The Value Fund has what they refer to as 3 margin of safety criteria:

1. Attractive Valuation: Look for equities selling at a discount to their estimates of market values. This can mean a discount to book value, discount to normal price/free cash flow, P/E, etc. They are typically companies with low expectations in the marketplace and a favorable risk/reward.
2. Sound Financial Condition: Does the company have financial flexibility, meaning can they borrow at a reasonable rate, buy back stock, etc.
3. Attractive Business Economics: Can the company grow the business, preferably organically. How healthy is free cash flow? Can they buy back stock to enhance shareholder value in a major economic downturn?

The Value Fund doesn't necessarily look for a "catalyst" for the stocks they buy. They believe that pricing itself can take care of that over time. Additionally, they allow 2-5 years for this to happen, as the market tends to be inefficient in this timeframe, and therefore, patience is important in exploiting business value inefficiencies.

The opportunistic nature of Artisan Value can be seen in its overweight of certain sectors. In fact, they do not attempt to closely match the weightings of the various sectors of the benchmark index. As a bottom up manager, Artisan invests in sectors where they see value.

Below is a comparison of the fund holdings to the various Large Cap Russell Indices

Sector Weightings Artisan Value
% Stocks
Russell 1000
Russell 1000
Basic Materials 0.00% 3.31% 1.92% 4.59%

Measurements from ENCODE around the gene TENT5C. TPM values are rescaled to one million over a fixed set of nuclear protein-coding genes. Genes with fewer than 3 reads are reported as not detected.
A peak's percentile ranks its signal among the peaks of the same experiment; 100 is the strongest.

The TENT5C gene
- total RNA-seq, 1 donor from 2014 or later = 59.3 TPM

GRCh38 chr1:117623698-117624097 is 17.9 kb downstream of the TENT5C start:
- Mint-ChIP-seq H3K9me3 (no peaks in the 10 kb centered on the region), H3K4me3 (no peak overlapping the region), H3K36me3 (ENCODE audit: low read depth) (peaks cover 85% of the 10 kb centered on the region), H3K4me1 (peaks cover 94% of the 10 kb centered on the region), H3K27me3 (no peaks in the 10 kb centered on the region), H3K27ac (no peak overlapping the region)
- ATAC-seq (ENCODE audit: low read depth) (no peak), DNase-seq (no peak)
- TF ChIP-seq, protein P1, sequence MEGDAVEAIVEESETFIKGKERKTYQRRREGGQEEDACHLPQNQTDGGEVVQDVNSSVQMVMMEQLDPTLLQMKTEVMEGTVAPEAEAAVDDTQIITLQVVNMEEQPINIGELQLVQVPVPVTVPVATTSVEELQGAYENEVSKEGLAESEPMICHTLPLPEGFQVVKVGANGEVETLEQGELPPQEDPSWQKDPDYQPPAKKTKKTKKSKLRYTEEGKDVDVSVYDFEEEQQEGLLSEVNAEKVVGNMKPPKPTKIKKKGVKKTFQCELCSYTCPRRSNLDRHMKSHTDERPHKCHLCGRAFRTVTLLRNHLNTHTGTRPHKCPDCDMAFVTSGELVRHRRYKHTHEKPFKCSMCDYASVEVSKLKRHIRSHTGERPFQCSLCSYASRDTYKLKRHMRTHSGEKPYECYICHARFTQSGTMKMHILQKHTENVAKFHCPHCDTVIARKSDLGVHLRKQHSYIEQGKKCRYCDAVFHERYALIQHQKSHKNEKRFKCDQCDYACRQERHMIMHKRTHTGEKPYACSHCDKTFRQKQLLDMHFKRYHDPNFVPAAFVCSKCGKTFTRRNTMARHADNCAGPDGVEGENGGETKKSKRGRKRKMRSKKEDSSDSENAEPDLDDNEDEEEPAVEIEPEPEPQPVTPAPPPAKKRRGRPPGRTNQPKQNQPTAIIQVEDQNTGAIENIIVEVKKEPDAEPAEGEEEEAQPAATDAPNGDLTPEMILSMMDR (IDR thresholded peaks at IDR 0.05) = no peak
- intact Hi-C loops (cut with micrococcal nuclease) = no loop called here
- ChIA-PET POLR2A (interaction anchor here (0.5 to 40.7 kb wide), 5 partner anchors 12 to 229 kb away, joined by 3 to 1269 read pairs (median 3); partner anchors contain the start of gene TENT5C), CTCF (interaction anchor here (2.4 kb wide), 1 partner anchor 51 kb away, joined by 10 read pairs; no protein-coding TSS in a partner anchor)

Consumer Cyclical 2.12% 10.66% 8.36% 12.82%
Financial Services 27.22% 13.10% 23.34% 3.22%
Real Estate 2.65% 2.68% 3.74% 1.72%
Communication Services 2.71% 4.28% 5.51% 3.16%
Energy 15.45% 10.67% 11.53% 9.66%
Industrials 4.22% 12.28% 10.32% 14.09%
Technology 29.7% 17.99% 7.73% 27.69%
Consumer Defensive 11.13% 10.51% 8.34% 12.85%
Healthcare 4.79% 11.10% 12.31% 10.16%
Utilities 0.00% 3.41% 6.90% 0.06%

As of 3/31/12
Source: Morningstar

Interestingly, the fund has a strong overweight in financials, with nearly 4% greater than that of the Russell 1000 Value Index. However, its important to note that BNY Mellon is the only bank stock in the top 25 holdings. I believe this is in large part due to the fact that BNY derives a large portion of its earnings in products and services such as asset management, wealth management, and advisory services. One of Bank Of New York’s main competitors in the capital markets industry is Goldman Sachs, which the fund purchased late last year as it approached cash value. They have a large position in property and casualty companies, as they purchased what they consider to be "best of breed" companies which were selling at or near book value. Berkshire Hathaway, for example, is a diversified financial services conglomerate, which also has retail operations, railroads (Burlington Northern), utilities, and energy distributors. Soon after they initiated a position in September 2011, Warren Buffett announced that the company would start a buyback. Three of the top 10 holdings are financials (Berkshire Hathaway, Progressive, and Western Union). Western Union, which is a specialty finance company that provides domestic and international money transfer services.